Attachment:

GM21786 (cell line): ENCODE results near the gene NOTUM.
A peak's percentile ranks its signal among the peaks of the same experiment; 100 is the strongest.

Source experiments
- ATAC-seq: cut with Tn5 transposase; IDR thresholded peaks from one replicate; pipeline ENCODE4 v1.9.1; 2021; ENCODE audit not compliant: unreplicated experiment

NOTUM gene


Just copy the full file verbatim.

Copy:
GM21786 (cell line): ENCODE results near the gene NOTUM.
A peak's percentile ranks its signal among the peaks of the same experiment; 100 is the strongest.

Source experiments
- ATAC-seq: cut with Tn5 transposase; IDR thresholded peaks from one replicate; pipeline ENCODE4 v1.9.1; 2021; ENCODE audit not compliant: unreplicated experiment

NOTUM gene